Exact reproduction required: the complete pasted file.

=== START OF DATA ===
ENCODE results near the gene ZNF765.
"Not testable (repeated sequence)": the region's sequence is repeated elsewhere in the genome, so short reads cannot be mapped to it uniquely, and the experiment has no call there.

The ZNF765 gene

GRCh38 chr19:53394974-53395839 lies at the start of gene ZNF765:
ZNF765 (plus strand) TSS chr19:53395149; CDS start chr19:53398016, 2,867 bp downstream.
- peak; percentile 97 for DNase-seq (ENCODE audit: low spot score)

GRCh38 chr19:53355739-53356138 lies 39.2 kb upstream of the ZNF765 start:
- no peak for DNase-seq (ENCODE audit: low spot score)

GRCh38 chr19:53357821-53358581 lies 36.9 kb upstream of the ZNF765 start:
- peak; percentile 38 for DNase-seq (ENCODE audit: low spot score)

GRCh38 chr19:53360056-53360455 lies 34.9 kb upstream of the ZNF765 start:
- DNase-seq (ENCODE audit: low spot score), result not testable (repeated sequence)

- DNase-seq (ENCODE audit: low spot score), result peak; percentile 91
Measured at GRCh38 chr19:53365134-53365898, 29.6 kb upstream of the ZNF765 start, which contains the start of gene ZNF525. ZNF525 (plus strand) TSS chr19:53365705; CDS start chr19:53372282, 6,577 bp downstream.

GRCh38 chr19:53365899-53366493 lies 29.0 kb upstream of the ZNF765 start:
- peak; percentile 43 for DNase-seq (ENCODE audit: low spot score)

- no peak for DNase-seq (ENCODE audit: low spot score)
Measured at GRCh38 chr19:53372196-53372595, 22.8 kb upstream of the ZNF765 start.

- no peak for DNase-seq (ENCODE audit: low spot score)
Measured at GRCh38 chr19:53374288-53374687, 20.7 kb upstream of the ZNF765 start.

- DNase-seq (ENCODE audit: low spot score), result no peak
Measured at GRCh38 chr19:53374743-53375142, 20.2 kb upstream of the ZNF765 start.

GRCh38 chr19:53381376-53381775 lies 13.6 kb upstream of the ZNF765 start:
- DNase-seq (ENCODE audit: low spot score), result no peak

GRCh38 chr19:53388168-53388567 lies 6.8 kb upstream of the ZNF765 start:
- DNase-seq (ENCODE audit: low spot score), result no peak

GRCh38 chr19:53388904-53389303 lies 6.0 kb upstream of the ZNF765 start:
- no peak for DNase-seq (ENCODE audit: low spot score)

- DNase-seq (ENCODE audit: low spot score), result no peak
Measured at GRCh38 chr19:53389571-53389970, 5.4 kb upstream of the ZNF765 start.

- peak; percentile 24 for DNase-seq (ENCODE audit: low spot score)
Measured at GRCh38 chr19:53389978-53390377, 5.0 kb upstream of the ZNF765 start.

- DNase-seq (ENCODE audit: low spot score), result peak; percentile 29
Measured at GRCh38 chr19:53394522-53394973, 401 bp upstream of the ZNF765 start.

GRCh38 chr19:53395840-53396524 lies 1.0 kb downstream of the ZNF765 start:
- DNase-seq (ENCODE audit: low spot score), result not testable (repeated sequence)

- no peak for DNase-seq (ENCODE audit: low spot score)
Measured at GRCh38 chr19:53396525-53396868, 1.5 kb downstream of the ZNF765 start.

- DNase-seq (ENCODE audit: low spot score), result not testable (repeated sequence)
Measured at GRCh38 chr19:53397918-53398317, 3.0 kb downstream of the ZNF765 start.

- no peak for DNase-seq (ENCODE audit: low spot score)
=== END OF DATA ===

ENCODE results near the gene ZNF765.
"Not testable (repeated sequence)": the region's sequence is repeated elsewhere in the genome, so short reads cannot be mapped to it uniquely, and the experiment has no call there.

The ZNF765 gene

GRCh38 chr19:53394974-53395839 lies at the start of gene ZNF765:
ZNF765 (plus strand) TSS chr19:53395149; CDS start chr19:53398016, 2,867 bp downstream.
- peak; percentile 97 for DNase-seq (ENCODE audit: low spot score)

GRCh38 chr19:53355739-53356138 lies 39.2 kb upstream of the ZNF765 start:
- no peak for DNase-seq (ENCODE audit: low spot score)

GRCh38 chr19:53357821-53358581 lies 36.9 kb upstream of the ZNF765 start:
- peak; percentile 38 for DNase-seq (ENCODE audit: low spot score)

GRCh38 chr19:53360056-53360455 lies 34.9 kb upstream of the ZNF765 start:
- DNase-seq (ENCODE audit: low spot score), result not testable (repeated sequence)

- DNase-seq (ENCODE audit: low spot score), result peak; percentile 91
Measured at GRCh38 chr19:53365134-53365898, 29.6 kb upstream of the ZNF765 start, which contains the start of gene ZNF525. ZNF525 (plus strand) TSS chr19:53365705; CDS start chr19:53372282, 6,577 bp downstream.

GRCh38 chr19:53365899-53366493 lies 29.0 kb upstream of the ZNF765 start:
- peak; percentile 43 for DNase-seq (ENCODE audit: low spot score)

- no peak for DNase-seq (ENCODE audit: low spot score)
Measured at GRCh38 chr19:53372196-53372595, 22.8 kb upstream of the ZNF765 start.

- no peak for DNase-seq (ENCODE audit: low spot score)
Measured at GRCh38 chr19:53374288-53374687, 20.7 kb upstream of the ZNF765 start.

- DNase-seq (ENCODE audit: low spot score), result no peak
Measured at GRCh38 chr19:53374743-53375142, 20.2 kb upstream of the ZNF765 start.

GRCh38 chr19:53381376-53381775 lies 13.6 kb upstream of the ZNF765 start:
- DNase-seq (ENCODE audit: low spot score), result no peak

GRCh38 chr19:53388168-53388567 lies 6.8 kb upstream of the ZNF765 start:
- DNase-seq (ENCODE audit: low spot score), result no peak

GRCh38 chr19:53388904-53389303 lies 6.0 kb upstream of the ZNF765 start:
- no peak for DNase-seq (ENCODE audit: low spot score)

- DNase-seq (ENCODE audit: low spot score), result no peak
Measured at GRCh38 chr19:53389571-53389970, 5.4 kb upstream of the ZNF765 start.

- peak; percentile 24 for DNase-seq (ENCODE audit: low spot score)
Measured at GRCh38 chr19:53389978-53390377, 5.0 kb upstream of the ZNF765 start.

- DNase-seq (ENCODE audit: low spot score), result peak; percentile 29
Measured at GRCh38 chr19:53394522-53394973, 401 bp upstream of the ZNF765 start.

GRCh38 chr19:53395840-53396524 lies 1.0 kb downstream of the ZNF765 start:
- DNase-seq (ENCODE audit: low spot score), result not testable (repeated sequence)

- no peak for DNase-seq (ENCODE audit: low spot score)
Measured at GRCh38 chr19:53396525-53396868, 1.5 kb downstream of the ZNF765 start.

- DNase-seq (ENCODE audit: low spot score), result not testable (repeated sequence)
Measured at GRCh38 chr19:53397918-53398317, 3.0 kb downstream of the ZNF765 start.

- no peak for DNase-seq (ENCODE audit: low spot score)